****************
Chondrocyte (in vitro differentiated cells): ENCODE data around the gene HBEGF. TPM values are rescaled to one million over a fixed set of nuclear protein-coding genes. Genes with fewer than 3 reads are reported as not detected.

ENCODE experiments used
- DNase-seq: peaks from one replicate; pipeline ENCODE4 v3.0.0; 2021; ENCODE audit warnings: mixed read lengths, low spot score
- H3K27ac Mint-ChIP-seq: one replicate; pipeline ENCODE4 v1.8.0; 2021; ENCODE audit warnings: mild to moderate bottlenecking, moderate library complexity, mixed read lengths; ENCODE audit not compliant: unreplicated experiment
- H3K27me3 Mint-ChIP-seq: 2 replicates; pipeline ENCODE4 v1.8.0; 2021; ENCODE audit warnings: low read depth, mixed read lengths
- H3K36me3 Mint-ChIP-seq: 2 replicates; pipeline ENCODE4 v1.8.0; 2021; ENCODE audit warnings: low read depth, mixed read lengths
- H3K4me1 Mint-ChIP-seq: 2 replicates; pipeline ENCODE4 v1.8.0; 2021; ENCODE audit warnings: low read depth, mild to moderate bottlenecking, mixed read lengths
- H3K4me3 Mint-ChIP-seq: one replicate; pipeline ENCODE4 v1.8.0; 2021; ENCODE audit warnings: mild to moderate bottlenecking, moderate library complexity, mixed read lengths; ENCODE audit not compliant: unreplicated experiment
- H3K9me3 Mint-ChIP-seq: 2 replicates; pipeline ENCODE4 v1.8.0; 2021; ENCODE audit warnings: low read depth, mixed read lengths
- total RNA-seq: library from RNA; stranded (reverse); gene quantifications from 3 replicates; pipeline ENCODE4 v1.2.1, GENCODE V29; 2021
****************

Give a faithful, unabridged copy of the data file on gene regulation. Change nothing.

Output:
Chondrocyte (in vitro differentiated cells): ENCODE data around the gene HBEGF. TPM values are rescaled to one million over a fixed set of nuclear protein-coding genes. Genes with fewer than 3 reads are reported as not detected.

ENCODE experiments used
- DNase-seq: peaks from one replicate; pipeline ENCODE4 v3.0.0; 2021; ENCODE audit warnings: mixed read lengths, low spot score
- H3K27ac Mint-ChIP-seq: one replicate; pipeline ENCODE4 v1.8.0; 2021; ENCODE audit warnings: mild to moderate bottlenecking, moderate library complexity, mixed read lengths; ENCODE audit not compliant: unreplicated experiment
- H3K27me3 Mint-ChIP-seq: 2 replicates; pipeline ENCODE4 v1.8.0; 2021; ENCODE audit warnings: low read depth, mixed read lengths
- H3K36me3 Mint-ChIP-seq: 2 replicates; pipeline ENCODE4 v1.8.0; 2021; ENCODE audit warnings: low read depth, mixed read lengths
- H3K4me1 Mint-ChIP-seq: 2 replicates; pipeline ENCODE4 v1.8.0; 2021; ENCODE audit warnings: low read depth, mild to moderate bottlenecking, mixed read lengths
- H3K4me3 Mint-ChIP-seq: one replicate; pipeline ENCODE4 v1.8.0; 2021; ENCODE audit warnings: mild to moderate bottlenecking, moderate library complexity, mixed read lengths; ENCODE audit not compliant: unreplicated experiment
- H3K9me3 Mint-ChIP-seq: 2 replicates; pipeline ENCODE4 v1.8.0; 2021; ENCODE audit warnings: low read depth, mixed read lengths
- total RNA-seq: library from RNA; stranded (reverse); gene quantifications from 3 replicates; pipeline ENCODE4 v1.2.1, GENCODE V29; 2021